“Bullfighting is the only art in which the artist is in danger of death and in which the degree of brilliance in the performance is left to the fighter's honor.”
Keith and a few other members of our senior management team are up at the Pop Tech Conference in Camden, Maine, and as a result I’ve been handed the proverbial hockey stick on the Early Look this morning. Given that one of the last major Republican primary debates occurred last night, I wanted to touch upon a topic that we all have an opinion or view on: politics.
The most noteworthy news in the Republican political arena in the last few weeks has been the startling decline of Texas Governor Rick Perry. According to the Real Clear Politics poll aggregate, on September 13th, Perry was at 31.8% in a poll of the major candidates, while Romney was at a distant second with 19.8%. As of yesterday, Perry’s support had declined dramatically to 12.9%. As the public has seen more and more of Perry in televised debates, they have seemingly become less and less comfortable with his ability to be President of the United States.
Last night appears to have been Perry’s best debate showing, though this largely came on the back of a more personal attack on former Massachusetts Governor Mitt Romney related to hiring illegal aliens in his home. Specifically, Perry stated:
“Mitt, you lose all of your standing from my perspective because you hired illegals in your home. And you knew for — about it for a year.”
Perry has actually been effective at raising money in this race and according to recent reports currently has more money on hand than Romney. Money aside, though, Perry appears to have outworn his welcome on the national stage and attacks like the one above are starting to reek of desperation.
Alongside Rick Perry’s rapid decline, the other key surprise in Republican circles has been the rapid ascent of Herman Cain. In the aforementioned poll aggregate from Real Clear Politics, Herman Cain has gone from barely registering, at 4.2%, to now running a close second to Romney with 23.4% support amongst the Republican field. As we wrote about Herman Cain a few weeks ago to our Macro Subscribers in a post titled, “This Isn’t Herman Cain’s First Rodeo (Though It Could Be Rick Perry’s Last):
“In the current race for the Republican nomination, Cain has quickly gone from being a long shot candidate to being considered a serious candidate. This has occurred on the back of a number of straw poll victories, including Illinois, Florida, and at the National Federation of Republican Women.”
Unfortunately for Cain, it all seems like too little too late. Currently Romney has the fundraising and organizational advantage, as well as the advantage of being a known entity, for better or worse, to voters, so his potential of imploding has limited. The InTrade market for political futures, which we flagged in the Chart of the Day today, reflects as much about Romney in a 65% probability that he will be the nominee.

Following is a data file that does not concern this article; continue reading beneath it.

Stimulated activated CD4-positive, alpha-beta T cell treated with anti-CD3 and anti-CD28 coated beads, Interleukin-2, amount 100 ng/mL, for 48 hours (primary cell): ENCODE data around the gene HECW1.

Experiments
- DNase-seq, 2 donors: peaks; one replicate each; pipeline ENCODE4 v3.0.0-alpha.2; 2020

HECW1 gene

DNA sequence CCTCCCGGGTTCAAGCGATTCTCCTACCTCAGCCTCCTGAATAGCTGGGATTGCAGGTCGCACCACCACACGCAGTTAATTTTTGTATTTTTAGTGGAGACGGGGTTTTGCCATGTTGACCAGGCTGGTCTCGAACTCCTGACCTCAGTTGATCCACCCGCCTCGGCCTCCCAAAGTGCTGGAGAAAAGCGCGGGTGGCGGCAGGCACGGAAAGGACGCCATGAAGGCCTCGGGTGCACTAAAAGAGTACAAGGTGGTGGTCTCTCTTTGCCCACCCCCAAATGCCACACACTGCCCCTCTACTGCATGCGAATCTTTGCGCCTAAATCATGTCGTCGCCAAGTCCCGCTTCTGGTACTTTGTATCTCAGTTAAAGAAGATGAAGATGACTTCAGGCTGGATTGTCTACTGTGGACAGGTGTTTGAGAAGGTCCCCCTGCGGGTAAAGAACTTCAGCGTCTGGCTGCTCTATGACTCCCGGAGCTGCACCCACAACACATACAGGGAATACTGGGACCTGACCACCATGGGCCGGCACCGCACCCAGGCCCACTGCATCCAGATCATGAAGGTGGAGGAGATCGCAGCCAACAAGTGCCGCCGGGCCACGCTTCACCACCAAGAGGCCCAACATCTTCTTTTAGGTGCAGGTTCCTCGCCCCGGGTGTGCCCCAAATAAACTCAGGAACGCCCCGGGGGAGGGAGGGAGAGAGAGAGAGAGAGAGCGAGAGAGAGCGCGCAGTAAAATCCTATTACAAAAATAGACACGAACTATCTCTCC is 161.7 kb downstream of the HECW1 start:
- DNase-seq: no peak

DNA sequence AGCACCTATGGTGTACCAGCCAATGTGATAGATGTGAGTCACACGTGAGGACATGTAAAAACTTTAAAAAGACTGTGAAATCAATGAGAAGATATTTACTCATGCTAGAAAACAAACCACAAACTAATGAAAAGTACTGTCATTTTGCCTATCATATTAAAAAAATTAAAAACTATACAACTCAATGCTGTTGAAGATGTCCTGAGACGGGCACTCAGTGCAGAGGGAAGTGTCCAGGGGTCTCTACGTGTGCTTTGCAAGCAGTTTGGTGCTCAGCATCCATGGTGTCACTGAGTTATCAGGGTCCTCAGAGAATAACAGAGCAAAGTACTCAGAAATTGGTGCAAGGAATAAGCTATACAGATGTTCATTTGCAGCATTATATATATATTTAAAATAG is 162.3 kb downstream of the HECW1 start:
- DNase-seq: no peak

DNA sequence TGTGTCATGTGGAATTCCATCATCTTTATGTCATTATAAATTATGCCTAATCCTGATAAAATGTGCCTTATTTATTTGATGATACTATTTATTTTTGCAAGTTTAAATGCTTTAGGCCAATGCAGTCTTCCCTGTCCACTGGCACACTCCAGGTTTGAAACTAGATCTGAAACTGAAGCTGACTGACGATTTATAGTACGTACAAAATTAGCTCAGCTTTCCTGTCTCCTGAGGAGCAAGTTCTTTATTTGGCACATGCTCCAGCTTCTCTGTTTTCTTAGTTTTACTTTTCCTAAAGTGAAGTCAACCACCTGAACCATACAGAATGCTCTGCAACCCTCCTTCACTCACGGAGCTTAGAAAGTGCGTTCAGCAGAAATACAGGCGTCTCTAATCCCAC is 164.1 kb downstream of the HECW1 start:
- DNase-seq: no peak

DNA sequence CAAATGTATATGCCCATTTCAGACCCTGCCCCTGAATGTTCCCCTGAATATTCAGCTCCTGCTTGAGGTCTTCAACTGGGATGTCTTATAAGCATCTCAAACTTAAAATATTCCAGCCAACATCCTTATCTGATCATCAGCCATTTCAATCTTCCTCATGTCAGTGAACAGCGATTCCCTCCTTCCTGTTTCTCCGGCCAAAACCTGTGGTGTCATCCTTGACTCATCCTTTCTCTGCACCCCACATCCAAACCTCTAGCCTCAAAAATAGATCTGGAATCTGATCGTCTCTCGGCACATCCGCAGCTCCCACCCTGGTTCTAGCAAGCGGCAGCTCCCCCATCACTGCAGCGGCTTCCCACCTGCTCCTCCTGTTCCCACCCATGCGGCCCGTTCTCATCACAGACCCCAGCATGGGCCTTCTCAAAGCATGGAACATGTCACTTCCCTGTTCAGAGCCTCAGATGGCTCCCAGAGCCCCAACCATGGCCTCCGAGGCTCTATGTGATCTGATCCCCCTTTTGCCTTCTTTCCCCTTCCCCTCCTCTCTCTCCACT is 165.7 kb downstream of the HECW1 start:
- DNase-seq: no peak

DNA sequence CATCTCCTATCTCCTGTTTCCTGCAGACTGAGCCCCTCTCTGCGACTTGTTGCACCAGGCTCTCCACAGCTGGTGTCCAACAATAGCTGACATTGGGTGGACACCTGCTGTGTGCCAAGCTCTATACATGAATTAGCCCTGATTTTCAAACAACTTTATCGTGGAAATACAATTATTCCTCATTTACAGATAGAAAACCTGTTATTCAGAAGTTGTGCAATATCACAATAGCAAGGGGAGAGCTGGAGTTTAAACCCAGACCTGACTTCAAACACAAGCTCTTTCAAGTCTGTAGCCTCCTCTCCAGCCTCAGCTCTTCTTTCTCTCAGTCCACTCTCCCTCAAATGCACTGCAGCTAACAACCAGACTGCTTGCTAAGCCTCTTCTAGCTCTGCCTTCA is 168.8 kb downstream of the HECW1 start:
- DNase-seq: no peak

On the Democratic side, of course, stands the incumbent, President Barack Obama. To say Obama is in a world of hurt, currently, would be an understatement. According to the Real Clear Politics Aggregate, Obama’s approval rating is 43.6% and his disapproval rating 52.0%. His re-election chances are further thwarted by the fact that unemployment stands at north of 9%. No incumbent in the history of the U.S. Presidency has been re-elected with approval and economic numbers this abysmal.
On the positive, President Obama still seems to be moderately well-liked. In fact, despite the extremely negative numbers outlined above, Obama still outpolls all of his potential Republican challengers on a head-to-head basis. Romney is by far the closest, but still trails by 0.6%. So, while Obama is down, he is far from out.
That said, the key missing factor in head-to-head polls is a measure of enthusiasm to vote. According to a recent CNN poll, some 64% of Republicans say they are extremely enthusiastic to vote compared to only 43% of Democrats. If this trend sustains, it will be the Republican nominee by a landslide.
The emerging wild card in this race appears to be the Occupy Wall Street movement. I’ve spent a fair amount of time both researching the movement and visiting their headquarters in Zuccotti Park. The mainstream media, especially CNBC, has certainly been validating this group with exposure, but so far, to me at least, it is very unclear that this group has the organizational skills or money needed to make an impact.
As well, even if the group does appear, so far, to represent largely leftist interests, they do represent a broad discontent with American elites both on Wall Street and in Washington. Despite a lack of real leadership, Occupy Wall Street has flourished geographically. Occupy Wall Street, ultimately, may be a leading indicator that the door remains open for a truly tenable independent candidate to run for President. Who the candidate would be and where he or she would come from, though, remains to be seen.
I do have a recommended skill set for any third party candidate that enters the Presidential ring, which is that of bullfighting. Ironically, a good friend of mine from home, Jason Hale, is taking on the political establishment in Alberta in a race for the Provincial legislature and, as you can see from his bio - http://www.jasonhale.ca/bio - he has 10 years of professional bull fighting experience. Not a bad skill set to have with all the bull in politics these days.
Keep your head up and stick on the ice,
Daryl G. Jones
Director of Research